Can the US manage a tricky Group A assignment?
Concacaf currently uses a straightforward qualifying format with a round-robin group stage comprised of two four-team groups. The top two finishers in each group advance to the all-important semifinals, where a win books both a final berth and an Olympic place.
Past US U-23 campaigns have ended (or in the case of the 2016 cycle, been railroaded toward eventual doom) with agonizing semifinal losses to Mexico or Honduras. This year it’s a bit different.
That’s because Honduras have moved ahead of the US in the formula, based on past performance in this competition, by which Concacaf seeds participants. So the young Yanks have been drawn into Group A with hosts Mexico, Costa Rica and the Dominican Republic – about as close to a “group of death” as you’ll find in this part of the world.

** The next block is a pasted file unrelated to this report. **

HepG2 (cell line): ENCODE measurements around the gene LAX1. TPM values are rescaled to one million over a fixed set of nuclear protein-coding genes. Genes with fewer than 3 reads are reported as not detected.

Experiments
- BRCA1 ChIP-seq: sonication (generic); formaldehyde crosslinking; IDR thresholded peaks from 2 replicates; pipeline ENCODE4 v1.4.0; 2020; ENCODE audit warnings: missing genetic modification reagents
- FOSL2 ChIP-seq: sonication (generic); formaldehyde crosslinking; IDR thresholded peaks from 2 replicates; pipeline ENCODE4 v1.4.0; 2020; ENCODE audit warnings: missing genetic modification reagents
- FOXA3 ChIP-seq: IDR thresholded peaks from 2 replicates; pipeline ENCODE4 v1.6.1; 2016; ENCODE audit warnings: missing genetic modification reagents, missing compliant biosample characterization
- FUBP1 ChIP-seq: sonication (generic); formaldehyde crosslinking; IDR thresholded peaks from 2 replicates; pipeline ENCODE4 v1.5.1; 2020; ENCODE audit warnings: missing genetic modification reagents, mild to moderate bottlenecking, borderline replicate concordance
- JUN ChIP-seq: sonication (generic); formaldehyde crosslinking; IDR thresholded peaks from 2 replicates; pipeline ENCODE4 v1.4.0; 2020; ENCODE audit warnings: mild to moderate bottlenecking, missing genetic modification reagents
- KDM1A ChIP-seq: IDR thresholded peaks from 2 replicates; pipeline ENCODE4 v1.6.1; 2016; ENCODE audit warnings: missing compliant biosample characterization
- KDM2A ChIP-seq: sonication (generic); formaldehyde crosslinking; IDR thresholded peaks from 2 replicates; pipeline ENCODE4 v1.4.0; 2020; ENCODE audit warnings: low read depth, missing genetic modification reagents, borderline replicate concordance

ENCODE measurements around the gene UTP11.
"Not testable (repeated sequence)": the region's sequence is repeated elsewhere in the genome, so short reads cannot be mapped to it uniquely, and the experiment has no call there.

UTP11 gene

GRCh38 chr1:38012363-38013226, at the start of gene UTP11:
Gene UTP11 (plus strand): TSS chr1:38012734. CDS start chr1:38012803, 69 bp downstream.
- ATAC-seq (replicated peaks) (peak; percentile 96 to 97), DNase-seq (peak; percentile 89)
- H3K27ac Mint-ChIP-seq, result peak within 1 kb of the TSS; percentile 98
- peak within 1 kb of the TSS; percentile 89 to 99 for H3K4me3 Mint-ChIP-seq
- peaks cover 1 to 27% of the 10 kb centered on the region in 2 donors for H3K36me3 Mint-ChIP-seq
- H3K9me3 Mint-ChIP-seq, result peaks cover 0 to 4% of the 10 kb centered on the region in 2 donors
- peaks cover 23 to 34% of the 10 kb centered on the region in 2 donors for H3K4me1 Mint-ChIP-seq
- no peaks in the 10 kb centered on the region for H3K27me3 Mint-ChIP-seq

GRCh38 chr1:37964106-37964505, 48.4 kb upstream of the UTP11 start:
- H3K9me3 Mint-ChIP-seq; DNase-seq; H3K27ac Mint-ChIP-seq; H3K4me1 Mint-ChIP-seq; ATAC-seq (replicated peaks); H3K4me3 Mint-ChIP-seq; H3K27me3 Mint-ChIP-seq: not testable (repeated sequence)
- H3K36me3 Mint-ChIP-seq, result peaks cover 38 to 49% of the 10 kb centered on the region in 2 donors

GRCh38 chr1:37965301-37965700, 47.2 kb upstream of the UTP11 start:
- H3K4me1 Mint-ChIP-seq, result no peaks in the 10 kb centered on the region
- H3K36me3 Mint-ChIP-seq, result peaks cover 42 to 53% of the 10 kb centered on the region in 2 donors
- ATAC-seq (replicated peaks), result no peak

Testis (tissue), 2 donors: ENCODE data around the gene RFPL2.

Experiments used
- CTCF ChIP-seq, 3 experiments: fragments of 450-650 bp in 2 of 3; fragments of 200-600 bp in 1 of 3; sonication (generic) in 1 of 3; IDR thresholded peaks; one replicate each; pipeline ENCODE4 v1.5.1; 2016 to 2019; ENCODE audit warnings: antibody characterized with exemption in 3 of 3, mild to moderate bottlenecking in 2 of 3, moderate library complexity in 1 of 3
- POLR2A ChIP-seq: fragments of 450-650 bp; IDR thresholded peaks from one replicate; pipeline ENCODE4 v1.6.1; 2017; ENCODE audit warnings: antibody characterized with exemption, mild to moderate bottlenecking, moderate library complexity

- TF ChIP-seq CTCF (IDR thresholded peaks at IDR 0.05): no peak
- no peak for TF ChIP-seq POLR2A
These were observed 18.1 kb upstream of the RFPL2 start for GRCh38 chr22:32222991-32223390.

Though the island nation are rising in the soccer world, the DR will still be seen as a bankable three points for all three of their counterparts. Meanwhile no one ever wants to have their hopes hinge on beating El Tri on Mexican soil (and remember, Guadalajara sits about a mile above sea level). So that makes the meeting with Costa Rica absolutely massive for Kreis & Co., and goal differential may well come into play in the final reckoning.
If the original slate carries into 2021, the US would open against Costa Rica, then face the DR before concluding versus Mexico. We’re still awaiting the confirmation of such details for the rescheduled edition.
An optimist might argue that on the bright side, survival would lead to a less daunting task in the semifinals. That's where the US would face one of the top two finishers in Group B – composed of Canada, El Salvador, Haiti and Honduras – for a ticket to Tokyo. We’ll have to see if such an outlook makes sense come late March.